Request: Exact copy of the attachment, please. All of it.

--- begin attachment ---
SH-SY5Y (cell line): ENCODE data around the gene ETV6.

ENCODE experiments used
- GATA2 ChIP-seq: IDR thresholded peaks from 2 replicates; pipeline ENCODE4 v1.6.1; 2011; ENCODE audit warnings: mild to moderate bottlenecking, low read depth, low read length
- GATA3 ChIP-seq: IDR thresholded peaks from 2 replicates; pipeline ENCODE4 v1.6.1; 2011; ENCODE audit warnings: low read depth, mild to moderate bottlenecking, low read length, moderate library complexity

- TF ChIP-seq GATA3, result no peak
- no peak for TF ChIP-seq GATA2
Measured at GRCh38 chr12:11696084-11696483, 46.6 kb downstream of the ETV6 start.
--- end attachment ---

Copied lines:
SH-SY5Y (cell line): ENCODE data around the gene ETV6.

ENCODE experiments used
- GATA2 ChIP-seq: IDR thresholded peaks from 2 replicates; pipeline ENCODE4 v1.6.1; 2011; ENCODE audit warnings: mild to moderate bottlenecking, low read depth, low read length
- GATA3 ChIP-seq: IDR thresholded peaks from 2 replicates; pipeline ENCODE4 v1.6.1; 2011; ENCODE audit warnings: low read depth, mild to moderate bottlenecking, low read length, moderate library complexity

- TF ChIP-seq GATA3, result no peak
- no peak for TF ChIP-seq GATA2
Measured at GRCh38 chr12:11696084-11696483, 46.6 kb downstream of the ETV6 start.